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Home Press Center Press Releases On One-Year Anniversary of Cholera’s Return to Haiti, CEPR Co-Director Calls for Restitution from United Nations Troops

On One-Year Anniversary of Cholera’s Return to Haiti, CEPR Co-Director Calls for Restitution from United Nations Troops


Cholera Cases on the Increase Again, According to Medical Groups

For Immediate Release: October 19, 2011
Contact: Dan Beeton, 202-239-1460

Washington, D.C.- The United Nations should provide restitution to Haiti for reintroducing cholera into the country, according to Mark Weisbrot, Co-Director of the Center for Economic and Policy Research (CEPR). Today marks the one-year anniversary of the discovery of new cholera cases in Haiti. Previously, the disease had been unknown in Haiti for over 100 years. Over 6,500 people have died from cholera-related symptoms and over 460,000 have been infected over the past year.

“There are no credible experts who doubt that it was UN troops who brought cholera back to Haiti, and are responsible for the deadly epidemic that has followed,” Weisbrot said. “Yet the UN stubbornly continues to deny responsibility. If the UN Mission is in Haiti to provide safety and security to the Haitian people, the least it can do is offer to make amends for causing one of Haiti’s deadliest disease outbreaks in its history.”

The one-year anniversary of the cholera outbreak comes as medical groups such as Medicins sans Frontieres (Doctors Without Borders) have warned that cholera cases are spiking yet again, following a decrease earlier in the summer. Haiti’s Health Ministry reports that there are as many as 700 new infections each day. Despite this, some providers are cutting back on cholera [PDF] and sanitation assistance, due to a lack of funding. The current budget for the UN Stabilization Mission in Haiti (MINUSTAH) is close to $1 billion USD per year, almost nine times the $130 million that the international community has disbursed to fight cholera.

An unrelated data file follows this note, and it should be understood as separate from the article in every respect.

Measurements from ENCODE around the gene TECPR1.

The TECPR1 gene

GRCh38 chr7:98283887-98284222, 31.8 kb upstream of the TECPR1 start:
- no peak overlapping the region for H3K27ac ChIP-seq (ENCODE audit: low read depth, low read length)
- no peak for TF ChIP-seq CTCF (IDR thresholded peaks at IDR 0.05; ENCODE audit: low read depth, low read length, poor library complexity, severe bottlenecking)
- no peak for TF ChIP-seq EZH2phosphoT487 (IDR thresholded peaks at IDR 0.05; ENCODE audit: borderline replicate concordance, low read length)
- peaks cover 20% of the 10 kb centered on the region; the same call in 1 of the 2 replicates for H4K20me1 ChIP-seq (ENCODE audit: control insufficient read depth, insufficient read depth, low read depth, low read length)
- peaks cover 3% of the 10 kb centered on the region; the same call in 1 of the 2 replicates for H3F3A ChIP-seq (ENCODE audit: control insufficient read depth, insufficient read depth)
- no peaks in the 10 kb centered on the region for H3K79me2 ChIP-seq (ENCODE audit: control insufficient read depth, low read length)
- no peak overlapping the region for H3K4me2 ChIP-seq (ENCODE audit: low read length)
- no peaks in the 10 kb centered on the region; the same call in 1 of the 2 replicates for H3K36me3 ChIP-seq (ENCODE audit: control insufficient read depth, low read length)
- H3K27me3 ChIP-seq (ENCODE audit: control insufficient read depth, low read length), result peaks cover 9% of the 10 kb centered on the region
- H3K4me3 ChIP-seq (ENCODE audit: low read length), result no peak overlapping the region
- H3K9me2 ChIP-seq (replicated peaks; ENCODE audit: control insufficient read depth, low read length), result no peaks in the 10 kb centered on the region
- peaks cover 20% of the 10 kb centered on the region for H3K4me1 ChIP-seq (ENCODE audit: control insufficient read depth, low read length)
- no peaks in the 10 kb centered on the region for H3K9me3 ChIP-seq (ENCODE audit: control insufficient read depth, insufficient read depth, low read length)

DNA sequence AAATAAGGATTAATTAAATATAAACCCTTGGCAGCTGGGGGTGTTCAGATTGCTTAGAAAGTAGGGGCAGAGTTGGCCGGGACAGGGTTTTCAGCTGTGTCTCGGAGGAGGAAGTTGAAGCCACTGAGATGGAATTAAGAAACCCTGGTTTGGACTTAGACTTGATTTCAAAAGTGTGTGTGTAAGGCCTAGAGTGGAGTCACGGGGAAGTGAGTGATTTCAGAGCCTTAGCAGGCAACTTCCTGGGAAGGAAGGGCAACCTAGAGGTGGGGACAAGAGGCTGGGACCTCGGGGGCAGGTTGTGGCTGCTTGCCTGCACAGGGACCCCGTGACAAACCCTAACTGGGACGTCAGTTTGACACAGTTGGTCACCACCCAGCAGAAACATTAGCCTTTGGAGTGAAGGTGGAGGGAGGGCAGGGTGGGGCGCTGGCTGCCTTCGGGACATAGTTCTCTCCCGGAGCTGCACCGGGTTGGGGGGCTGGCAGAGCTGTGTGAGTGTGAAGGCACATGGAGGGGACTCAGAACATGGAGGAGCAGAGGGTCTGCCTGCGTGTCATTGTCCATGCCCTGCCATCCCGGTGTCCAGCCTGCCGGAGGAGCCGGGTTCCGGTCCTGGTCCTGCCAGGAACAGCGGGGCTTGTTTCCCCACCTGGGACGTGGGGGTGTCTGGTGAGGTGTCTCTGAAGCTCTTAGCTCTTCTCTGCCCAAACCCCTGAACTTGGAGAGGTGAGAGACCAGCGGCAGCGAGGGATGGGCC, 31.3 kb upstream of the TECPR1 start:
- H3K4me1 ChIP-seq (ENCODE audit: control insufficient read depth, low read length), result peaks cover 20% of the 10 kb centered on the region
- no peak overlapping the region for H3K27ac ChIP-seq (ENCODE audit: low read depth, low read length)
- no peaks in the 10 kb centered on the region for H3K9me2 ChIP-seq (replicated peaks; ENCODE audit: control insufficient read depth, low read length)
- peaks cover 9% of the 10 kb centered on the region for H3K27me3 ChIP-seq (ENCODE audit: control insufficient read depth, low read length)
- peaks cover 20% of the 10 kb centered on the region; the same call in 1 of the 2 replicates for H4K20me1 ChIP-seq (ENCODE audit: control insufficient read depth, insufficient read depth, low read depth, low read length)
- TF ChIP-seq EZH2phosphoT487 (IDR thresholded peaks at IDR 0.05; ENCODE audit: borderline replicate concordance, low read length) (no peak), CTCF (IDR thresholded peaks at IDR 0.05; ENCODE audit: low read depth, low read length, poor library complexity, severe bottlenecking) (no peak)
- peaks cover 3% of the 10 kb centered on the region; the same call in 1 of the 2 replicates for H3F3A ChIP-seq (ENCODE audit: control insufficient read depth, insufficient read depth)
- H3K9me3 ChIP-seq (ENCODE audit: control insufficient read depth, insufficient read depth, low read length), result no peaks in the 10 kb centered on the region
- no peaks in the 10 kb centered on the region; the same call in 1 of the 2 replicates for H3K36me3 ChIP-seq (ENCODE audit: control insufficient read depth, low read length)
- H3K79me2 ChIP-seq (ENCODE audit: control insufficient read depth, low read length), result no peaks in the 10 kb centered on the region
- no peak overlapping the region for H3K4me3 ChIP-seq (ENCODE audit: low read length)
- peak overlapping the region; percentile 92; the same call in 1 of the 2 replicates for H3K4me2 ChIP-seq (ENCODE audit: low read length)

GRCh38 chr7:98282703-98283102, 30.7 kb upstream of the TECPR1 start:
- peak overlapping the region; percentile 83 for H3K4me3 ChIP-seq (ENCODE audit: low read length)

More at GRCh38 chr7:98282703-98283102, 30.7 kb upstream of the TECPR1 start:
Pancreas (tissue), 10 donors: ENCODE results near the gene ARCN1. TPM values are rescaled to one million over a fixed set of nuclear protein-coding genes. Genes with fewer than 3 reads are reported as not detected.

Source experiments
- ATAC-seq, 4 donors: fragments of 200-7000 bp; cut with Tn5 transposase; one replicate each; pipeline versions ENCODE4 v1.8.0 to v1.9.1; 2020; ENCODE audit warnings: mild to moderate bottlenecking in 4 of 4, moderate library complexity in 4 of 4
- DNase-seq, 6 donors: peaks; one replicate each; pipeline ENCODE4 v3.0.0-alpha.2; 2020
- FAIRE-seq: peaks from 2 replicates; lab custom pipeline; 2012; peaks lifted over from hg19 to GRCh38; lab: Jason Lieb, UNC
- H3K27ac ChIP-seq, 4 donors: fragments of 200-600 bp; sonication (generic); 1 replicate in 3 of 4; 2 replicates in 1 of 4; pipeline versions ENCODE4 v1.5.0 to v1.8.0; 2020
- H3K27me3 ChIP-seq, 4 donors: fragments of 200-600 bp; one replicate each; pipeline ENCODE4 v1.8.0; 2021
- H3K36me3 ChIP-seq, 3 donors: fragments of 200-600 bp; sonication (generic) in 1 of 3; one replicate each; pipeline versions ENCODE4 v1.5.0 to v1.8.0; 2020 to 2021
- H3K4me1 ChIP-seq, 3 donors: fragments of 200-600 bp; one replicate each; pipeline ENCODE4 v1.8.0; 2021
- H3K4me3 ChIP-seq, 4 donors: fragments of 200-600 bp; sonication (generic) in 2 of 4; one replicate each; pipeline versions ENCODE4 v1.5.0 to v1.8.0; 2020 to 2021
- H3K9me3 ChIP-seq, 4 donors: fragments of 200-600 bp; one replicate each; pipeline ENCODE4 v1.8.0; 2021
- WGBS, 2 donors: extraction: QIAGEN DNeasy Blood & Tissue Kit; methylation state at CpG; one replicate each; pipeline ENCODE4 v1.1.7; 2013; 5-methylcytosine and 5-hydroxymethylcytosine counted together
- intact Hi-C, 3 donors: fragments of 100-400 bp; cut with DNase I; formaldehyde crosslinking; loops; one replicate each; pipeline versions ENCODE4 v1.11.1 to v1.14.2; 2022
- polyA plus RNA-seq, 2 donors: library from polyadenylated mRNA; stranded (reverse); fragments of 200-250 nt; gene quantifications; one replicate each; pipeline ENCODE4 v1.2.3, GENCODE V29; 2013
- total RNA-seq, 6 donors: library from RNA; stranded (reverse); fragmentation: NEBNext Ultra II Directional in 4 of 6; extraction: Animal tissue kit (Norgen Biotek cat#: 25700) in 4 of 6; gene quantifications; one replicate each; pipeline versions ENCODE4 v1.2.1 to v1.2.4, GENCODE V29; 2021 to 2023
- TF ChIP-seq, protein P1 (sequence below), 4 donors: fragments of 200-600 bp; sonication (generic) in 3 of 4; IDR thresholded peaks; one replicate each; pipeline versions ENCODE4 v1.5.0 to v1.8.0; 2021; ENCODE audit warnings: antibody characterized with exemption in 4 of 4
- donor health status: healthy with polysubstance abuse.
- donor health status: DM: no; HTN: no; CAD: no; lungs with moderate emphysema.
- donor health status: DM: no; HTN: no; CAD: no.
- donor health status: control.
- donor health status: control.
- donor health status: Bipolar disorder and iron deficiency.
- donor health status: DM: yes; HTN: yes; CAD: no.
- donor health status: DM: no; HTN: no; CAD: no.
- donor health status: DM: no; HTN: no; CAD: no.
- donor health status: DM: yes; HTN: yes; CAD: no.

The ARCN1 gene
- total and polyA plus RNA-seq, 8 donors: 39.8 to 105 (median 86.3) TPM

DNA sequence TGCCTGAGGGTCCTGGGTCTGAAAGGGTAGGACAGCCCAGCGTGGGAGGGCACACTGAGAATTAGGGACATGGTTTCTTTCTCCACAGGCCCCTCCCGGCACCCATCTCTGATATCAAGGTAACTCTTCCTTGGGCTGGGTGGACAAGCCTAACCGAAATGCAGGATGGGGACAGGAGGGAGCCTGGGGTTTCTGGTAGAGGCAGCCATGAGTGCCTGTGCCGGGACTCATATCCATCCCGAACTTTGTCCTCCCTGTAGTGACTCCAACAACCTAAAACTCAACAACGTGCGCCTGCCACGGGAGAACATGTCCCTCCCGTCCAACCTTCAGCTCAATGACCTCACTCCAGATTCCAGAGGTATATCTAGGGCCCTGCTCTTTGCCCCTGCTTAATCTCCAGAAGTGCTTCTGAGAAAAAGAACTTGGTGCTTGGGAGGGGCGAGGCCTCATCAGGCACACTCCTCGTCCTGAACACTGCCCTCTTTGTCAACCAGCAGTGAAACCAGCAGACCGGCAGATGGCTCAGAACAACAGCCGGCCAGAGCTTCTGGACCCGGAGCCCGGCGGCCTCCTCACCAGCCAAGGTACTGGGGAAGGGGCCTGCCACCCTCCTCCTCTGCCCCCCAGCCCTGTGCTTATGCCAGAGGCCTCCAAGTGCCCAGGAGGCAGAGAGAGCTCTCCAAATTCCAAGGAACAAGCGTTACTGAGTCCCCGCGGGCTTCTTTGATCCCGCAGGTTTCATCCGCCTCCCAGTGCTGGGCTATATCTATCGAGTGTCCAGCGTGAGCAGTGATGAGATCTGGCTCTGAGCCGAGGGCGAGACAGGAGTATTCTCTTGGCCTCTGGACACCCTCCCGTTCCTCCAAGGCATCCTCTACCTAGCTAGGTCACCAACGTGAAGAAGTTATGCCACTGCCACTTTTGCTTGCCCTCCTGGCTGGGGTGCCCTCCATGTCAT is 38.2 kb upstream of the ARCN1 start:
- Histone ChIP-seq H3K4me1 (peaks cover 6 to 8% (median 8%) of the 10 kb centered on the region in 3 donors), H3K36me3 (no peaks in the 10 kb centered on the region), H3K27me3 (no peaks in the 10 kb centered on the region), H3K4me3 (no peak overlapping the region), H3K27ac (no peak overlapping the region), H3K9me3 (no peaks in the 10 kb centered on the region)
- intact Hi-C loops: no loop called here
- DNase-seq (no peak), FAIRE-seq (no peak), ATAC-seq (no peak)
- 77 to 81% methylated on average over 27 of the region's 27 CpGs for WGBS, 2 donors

Despite statements from UN officials over the past year, several scientific studies have matched the cholera strain now infecting Haitian patients with one endemic to Nepal, and the first cholera infections in 2010 were located downriver from a MINUSTAH base of Nepalese troops. An Associated Press visit to the camp in October 2010 documented the waste from the base contaminating the Artibonite river, and photographs also corroborate eyewitness testimony that MINUSTAH troops have dumped sewage into the river.

“Considering the lack of safe drinking water in many parts of Haiti, the MINUSTAH troops’ dumping sewage into rivers was an act of clear criminal negligence,” Weisbrot said. “The susceptibility of the Haitian population to a cholera epidemic, in the aftermath of the earthquake, was already a serious concern for health professionals months before the outbreak began.

“The MINUSTAH authorities should be held responsible for this negligence. This is a disaster of proportions on par with Union Carbide’s gas leak disaster in Bhopal, but much worse in terms of the human impact.”

Weisbrot also noted that the UN’s own recommendations [PDF] for responding to the cholera epidemic include prioritizing “investment in piped, treated drinking water supplies and improved sanitation throughout Haiti.”

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